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WEST SPRINGFIELD — After decades of studies, subcommittee meetings and School Committee discussions produced a plan for closing Mittineague School that prompted unprecedented outcry, Mayor William Reichelt wants “a true master plan of the steps we can do moving forward.”

He told the School Committee on April 23 that he’s convening a new committee to consider elementary school needs and facilities across the school district. Unlike the 2023 subcommittee that recommended closing Mittineague, this one will be led by an outside consultant. Reichelt said the job will go out to bid, but that it’s likely to cost half a million dollars.

“But I think it’s money well spent in deciding what we’re going to do with the schools in the next 15 to 20 years,” he added.

At the April 23 meeting, Superintendent Stefania Raschilla delivered a 28-point response to comments she’s seen on social media or in emails asking about or criticizing the School Department’s plans for Mittineague School and the town elementary schools in general.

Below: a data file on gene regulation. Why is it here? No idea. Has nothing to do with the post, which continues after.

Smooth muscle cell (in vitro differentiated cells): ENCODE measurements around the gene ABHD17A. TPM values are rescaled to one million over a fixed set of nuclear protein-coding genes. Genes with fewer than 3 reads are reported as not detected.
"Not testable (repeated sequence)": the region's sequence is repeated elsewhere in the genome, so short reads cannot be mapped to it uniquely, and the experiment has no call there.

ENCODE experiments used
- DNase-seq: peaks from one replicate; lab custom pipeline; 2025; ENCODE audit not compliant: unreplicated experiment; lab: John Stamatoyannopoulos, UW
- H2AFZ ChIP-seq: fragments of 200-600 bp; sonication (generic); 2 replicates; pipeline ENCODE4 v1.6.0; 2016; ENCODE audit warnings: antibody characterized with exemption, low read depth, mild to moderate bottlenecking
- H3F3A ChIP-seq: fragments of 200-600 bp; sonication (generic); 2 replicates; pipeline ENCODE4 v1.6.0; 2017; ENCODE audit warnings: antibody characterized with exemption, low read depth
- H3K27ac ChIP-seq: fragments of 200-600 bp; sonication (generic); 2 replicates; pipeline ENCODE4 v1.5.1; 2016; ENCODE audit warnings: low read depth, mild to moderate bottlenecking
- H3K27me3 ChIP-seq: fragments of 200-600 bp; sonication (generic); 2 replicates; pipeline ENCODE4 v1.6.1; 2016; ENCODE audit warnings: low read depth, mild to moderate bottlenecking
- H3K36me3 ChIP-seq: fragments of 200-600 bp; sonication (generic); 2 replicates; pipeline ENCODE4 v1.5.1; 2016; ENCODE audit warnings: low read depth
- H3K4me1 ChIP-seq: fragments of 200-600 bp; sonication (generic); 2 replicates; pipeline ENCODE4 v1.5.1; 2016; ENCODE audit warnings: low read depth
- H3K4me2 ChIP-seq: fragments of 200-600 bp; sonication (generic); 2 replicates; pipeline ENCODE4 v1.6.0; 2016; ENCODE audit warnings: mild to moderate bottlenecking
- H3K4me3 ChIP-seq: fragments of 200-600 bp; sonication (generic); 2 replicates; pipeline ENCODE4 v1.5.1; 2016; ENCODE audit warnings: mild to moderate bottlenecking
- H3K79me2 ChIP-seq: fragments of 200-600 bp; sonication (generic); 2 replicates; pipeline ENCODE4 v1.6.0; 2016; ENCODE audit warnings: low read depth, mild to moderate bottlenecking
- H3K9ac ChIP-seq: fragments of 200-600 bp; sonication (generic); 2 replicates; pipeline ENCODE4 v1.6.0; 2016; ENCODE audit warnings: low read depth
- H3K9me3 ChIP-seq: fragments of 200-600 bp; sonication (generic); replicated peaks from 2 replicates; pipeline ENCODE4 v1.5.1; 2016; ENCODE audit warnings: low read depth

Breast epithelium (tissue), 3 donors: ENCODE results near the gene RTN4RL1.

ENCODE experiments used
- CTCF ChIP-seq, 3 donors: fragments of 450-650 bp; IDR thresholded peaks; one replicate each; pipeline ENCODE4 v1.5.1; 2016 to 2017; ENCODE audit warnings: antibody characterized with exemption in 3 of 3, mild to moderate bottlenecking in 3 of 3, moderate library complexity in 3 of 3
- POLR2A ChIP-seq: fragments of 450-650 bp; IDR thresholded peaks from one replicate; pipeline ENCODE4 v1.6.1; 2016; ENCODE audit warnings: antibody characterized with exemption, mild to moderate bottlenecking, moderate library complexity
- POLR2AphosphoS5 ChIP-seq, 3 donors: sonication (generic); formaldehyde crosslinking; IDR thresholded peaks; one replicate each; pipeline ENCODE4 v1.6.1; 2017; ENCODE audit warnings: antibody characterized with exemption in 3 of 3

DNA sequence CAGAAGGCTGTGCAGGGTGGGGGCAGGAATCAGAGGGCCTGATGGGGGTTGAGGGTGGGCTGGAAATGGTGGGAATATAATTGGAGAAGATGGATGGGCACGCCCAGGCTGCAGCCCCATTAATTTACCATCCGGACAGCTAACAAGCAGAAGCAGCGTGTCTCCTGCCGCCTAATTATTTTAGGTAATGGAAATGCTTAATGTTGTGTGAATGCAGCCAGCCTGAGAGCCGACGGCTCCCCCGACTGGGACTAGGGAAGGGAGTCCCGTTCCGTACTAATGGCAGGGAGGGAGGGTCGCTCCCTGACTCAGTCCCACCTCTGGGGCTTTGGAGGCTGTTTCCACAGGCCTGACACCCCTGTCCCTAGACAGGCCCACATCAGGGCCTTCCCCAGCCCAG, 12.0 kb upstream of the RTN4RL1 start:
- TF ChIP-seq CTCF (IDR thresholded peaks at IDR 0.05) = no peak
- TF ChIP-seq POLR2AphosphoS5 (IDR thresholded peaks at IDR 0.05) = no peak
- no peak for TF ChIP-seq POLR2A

She noted that “the future plan for Mittineague has not been decided,” but emphasized that the previous closure proposal is off the table, and there are no plans, yet, to make any permanent changes.

The school will start 2024-25 with at least one big change from the current year: there won’t be any first-graders in the building. Raschilla said there are “not enough students to populate a full first grade classroom” next year, so the students who would otherwise have attended Mittineague next year will instead continue at Coburn School, where they went to kindergarten.

She acknowledged that some parents have been suspicious of this decision, seeing it as a way to phase in the school closure, one grade at a time. But Raschilla called it a matter of fairness to students and taxpayers, avoiding a classroom with less than 10 students while first-graders and teachers at other schools are in classrooms twice that size.

One way to make class sizes more equal would be to adjust the enrollment district map, something that hasn’t been done in decades, despite the changing demographics of West Springfield neighborhoods. School Committee member Robert Mancini said the last time the school boundary lines were shifted was “I think ’80 or ’81 — before the mayor was born.”

Raschilla said an adjustment of boundary lines would be part of the changes recommended by the committee and consultant.

mballway@thereminder.com | + posts